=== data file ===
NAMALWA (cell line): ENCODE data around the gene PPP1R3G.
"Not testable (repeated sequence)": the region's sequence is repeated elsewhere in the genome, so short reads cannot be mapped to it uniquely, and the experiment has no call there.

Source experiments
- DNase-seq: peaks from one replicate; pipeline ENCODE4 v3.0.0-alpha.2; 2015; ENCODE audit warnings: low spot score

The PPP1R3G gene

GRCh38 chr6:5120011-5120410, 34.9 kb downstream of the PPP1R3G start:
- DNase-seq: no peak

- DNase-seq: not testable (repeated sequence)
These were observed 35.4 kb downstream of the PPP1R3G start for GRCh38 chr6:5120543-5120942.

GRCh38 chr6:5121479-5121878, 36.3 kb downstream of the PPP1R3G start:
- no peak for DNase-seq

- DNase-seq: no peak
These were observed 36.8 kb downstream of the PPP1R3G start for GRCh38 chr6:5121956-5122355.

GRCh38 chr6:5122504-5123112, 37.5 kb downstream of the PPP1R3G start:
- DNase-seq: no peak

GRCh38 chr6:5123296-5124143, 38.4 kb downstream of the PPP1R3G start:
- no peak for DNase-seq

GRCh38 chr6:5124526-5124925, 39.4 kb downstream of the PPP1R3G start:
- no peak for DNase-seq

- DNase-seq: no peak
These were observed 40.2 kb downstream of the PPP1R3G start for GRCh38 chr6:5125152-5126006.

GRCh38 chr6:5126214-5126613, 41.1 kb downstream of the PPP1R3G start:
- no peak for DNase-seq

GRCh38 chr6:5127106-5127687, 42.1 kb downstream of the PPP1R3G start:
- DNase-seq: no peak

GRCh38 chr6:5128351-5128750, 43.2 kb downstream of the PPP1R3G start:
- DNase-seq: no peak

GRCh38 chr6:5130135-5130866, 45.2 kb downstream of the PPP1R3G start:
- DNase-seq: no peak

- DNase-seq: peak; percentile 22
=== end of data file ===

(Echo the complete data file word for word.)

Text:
NAMALWA (cell line): ENCODE data around the gene PPP1R3G.
"Not testable (repeated sequence)": the region's sequence is repeated elsewhere in the genome, so short reads cannot be mapped to it uniquely, and the experiment has no call there.

Source experiments
- DNase-seq: peaks from one replicate; pipeline ENCODE4 v3.0.0-alpha.2; 2015; ENCODE audit warnings: low spot score

The PPP1R3G gene

GRCh38 chr6:5120011-5120410, 34.9 kb downstream of the PPP1R3G start:
- DNase-seq: no peak

- DNase-seq: not testable (repeated sequence)
These were observed 35.4 kb downstream of the PPP1R3G start for GRCh38 chr6:5120543-5120942.

GRCh38 chr6:5121479-5121878, 36.3 kb downstream of the PPP1R3G start:
- no peak for DNase-seq

- DNase-seq: no peak
These were observed 36.8 kb downstream of the PPP1R3G start for GRCh38 chr6:5121956-5122355.

GRCh38 chr6:5122504-5123112, 37.5 kb downstream of the PPP1R3G start:
- DNase-seq: no peak

GRCh38 chr6:5123296-5124143, 38.4 kb downstream of the PPP1R3G start:
- no peak for DNase-seq

GRCh38 chr6:5124526-5124925, 39.4 kb downstream of the PPP1R3G start:
- no peak for DNase-seq

- DNase-seq: no peak
These were observed 40.2 kb downstream of the PPP1R3G start for GRCh38 chr6:5125152-5126006.

GRCh38 chr6:5126214-5126613, 41.1 kb downstream of the PPP1R3G start:
- no peak for DNase-seq

GRCh38 chr6:5127106-5127687, 42.1 kb downstream of the PPP1R3G start:
- DNase-seq: no peak

GRCh38 chr6:5128351-5128750, 43.2 kb downstream of the PPP1R3G start:
- DNase-seq: no peak

GRCh38 chr6:5130135-5130866, 45.2 kb downstream of the PPP1R3G start:
- DNase-seq: no peak

- DNase-seq: peak; percentile 22